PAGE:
A disappointing script is given respectful treatment by Firebrand
Lucy Prebble's script is torn between two intentions: The Effect attempts to consider the nature of love – is it just a chemical reaction? – and protest the unscrupulous behaviour of the pharmaceutical-industrial complex. Ultimately, it sheds little light on either theme, dissolving into a series of shouting matches that are a substitute for debate and character development.
While theatre does not need to be entirely accurate in depicting contemporary society (artistic licence allows for some leeway) the representation of a clinical trial for a new mood-enhancing drug suggests Prebble failed to research the subject except in the broadest terms. Add in four stereotypes – tyrannical male doctor, the depressed psychiatrist, the conformist female student and the romantic, neurotic male – and The Effect becomes a tedious rehash of received ideas about desire, gender-relations and the power of pharmacists over doctors.
The cast do their best with the weak script, despite the occasional slip into melodrama, and Richard Baron directs with a respectful manner, allowing the play plenty of space to reveal its inadequacies. An embarrassing sex scene at the end of the first act suggests Prebble hasn't done much research into that, either, while the token flashback at the start of act two adds nothing to the plot or themes that hasn't been covered already. Ideas come and go (once a placebo is mentioned, the next three scenes are all about the placebo effect), and nothing is resolved except in a trite sentimental finale that suggests love, whatever it is, triumphs over amnesia, bad health care and personal ambition.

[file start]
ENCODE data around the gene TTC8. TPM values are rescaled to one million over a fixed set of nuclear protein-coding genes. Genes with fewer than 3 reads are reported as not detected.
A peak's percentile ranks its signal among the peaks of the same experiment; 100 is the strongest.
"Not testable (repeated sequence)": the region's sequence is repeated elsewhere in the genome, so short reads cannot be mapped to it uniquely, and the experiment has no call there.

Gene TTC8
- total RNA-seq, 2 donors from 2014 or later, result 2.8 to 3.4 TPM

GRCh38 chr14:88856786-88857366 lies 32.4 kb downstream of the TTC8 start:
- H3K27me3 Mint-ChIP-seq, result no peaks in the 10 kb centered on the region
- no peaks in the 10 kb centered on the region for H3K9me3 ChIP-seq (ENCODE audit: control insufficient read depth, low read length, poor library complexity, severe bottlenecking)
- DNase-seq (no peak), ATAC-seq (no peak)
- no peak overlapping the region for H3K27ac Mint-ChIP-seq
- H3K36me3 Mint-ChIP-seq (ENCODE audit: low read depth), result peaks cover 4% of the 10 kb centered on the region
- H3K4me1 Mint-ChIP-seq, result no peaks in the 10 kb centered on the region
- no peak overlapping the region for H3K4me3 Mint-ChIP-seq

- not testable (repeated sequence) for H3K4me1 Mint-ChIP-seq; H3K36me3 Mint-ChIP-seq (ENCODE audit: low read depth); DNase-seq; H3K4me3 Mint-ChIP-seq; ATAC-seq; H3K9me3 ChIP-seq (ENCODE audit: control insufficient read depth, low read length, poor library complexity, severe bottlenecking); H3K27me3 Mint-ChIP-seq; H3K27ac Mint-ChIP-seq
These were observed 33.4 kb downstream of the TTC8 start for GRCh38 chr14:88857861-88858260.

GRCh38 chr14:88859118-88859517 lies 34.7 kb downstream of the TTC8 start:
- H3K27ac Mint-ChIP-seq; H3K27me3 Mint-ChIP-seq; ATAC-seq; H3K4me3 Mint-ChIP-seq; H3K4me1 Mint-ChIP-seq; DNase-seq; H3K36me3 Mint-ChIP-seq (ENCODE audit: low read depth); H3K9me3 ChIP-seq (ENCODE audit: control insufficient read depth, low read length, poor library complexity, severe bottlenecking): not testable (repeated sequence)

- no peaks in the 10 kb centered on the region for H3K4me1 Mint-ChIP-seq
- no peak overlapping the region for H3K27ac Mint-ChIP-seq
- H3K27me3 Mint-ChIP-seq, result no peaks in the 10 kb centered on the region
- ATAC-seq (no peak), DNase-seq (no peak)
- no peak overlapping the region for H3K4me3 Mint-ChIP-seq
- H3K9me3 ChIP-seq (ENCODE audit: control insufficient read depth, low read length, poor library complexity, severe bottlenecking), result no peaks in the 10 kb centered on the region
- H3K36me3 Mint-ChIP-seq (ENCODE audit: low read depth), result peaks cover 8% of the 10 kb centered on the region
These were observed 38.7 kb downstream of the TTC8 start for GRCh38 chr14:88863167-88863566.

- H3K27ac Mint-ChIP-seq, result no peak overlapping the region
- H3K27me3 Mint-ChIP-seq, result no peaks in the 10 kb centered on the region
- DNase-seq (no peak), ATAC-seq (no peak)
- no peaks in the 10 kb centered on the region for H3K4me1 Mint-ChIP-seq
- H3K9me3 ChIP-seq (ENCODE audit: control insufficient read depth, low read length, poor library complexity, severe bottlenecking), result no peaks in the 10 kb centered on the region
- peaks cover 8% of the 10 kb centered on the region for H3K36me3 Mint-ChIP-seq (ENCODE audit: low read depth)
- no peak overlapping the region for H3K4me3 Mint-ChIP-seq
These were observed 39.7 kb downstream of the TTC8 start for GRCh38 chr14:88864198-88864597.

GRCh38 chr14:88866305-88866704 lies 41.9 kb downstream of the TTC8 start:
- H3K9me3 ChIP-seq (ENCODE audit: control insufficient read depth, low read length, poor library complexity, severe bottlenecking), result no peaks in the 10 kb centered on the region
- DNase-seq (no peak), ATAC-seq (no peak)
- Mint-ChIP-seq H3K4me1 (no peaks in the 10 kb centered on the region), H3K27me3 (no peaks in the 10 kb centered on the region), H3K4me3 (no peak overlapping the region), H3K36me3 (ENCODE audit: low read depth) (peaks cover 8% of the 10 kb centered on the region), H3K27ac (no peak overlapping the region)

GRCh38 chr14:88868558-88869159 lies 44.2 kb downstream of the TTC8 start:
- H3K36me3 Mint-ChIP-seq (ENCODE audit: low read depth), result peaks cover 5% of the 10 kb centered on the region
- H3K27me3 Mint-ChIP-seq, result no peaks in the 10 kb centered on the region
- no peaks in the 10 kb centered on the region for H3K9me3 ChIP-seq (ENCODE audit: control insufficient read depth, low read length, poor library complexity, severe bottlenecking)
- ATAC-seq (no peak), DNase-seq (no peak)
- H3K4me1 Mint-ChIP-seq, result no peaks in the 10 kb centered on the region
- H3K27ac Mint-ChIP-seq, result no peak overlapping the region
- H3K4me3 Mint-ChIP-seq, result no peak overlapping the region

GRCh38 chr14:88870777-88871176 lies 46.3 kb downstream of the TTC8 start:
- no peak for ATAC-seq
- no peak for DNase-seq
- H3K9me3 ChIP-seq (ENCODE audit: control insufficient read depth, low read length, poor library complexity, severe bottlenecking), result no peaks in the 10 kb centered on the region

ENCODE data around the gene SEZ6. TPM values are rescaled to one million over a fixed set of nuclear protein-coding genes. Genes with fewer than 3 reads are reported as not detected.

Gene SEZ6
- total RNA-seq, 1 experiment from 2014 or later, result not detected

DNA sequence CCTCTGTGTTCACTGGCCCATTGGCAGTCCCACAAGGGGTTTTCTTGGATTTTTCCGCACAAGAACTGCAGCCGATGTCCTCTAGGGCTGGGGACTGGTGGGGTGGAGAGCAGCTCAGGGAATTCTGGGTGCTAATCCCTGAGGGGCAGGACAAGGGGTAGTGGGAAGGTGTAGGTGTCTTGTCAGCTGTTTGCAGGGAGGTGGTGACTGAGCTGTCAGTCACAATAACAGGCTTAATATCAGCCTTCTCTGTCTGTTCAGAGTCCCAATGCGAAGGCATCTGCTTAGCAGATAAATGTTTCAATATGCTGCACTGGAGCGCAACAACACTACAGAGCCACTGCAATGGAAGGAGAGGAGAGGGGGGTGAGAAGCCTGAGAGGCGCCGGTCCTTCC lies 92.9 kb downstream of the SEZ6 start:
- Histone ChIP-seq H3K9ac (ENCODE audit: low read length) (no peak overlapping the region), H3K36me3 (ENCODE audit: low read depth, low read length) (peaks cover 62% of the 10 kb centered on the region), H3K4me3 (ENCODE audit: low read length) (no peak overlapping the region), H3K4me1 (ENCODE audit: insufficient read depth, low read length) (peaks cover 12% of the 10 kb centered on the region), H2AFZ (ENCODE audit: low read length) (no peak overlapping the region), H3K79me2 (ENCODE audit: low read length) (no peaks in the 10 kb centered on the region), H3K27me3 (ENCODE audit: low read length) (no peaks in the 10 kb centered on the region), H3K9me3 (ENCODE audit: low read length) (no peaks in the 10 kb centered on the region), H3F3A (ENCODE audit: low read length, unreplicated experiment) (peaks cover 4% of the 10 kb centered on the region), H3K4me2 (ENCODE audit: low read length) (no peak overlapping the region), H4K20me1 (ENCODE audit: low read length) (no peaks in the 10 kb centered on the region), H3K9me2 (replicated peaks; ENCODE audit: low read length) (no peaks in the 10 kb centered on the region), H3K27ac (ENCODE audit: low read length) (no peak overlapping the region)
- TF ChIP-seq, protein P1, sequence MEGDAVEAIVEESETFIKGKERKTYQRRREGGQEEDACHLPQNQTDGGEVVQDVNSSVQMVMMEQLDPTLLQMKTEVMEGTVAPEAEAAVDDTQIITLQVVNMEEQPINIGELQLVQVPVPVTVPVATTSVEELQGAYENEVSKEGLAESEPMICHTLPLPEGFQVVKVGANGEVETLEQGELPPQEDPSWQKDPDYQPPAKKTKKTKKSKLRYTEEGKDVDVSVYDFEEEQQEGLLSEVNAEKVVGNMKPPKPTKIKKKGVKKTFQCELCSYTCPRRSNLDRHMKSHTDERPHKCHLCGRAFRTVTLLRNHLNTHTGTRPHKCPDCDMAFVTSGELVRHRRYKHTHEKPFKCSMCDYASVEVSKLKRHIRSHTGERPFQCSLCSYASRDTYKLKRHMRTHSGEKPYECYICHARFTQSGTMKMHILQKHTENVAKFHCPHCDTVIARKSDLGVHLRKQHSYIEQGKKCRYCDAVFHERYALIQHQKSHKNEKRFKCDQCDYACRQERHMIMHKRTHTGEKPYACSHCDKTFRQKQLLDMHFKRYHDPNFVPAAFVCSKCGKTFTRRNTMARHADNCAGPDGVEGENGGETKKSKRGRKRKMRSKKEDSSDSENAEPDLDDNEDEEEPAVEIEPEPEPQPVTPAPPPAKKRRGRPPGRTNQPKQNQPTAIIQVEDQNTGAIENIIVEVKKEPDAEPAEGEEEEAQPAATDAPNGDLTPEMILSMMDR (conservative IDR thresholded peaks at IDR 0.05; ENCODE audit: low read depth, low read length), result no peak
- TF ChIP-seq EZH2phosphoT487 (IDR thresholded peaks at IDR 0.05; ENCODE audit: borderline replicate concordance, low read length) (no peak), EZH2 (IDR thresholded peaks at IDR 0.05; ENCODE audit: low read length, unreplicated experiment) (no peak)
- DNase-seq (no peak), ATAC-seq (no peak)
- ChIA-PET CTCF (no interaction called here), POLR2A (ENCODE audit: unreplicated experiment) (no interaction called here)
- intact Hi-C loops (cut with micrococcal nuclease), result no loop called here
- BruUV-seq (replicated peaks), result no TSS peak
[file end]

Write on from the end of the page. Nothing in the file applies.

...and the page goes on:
Firebrand are establishing themselves as a company willing to rediscover scripts and produce them with respect to the author's intentions. Previous works – Iron, White Rose – had the advantage of excellent writing. Sadly, this approach merely exposes The Effect's incoherence.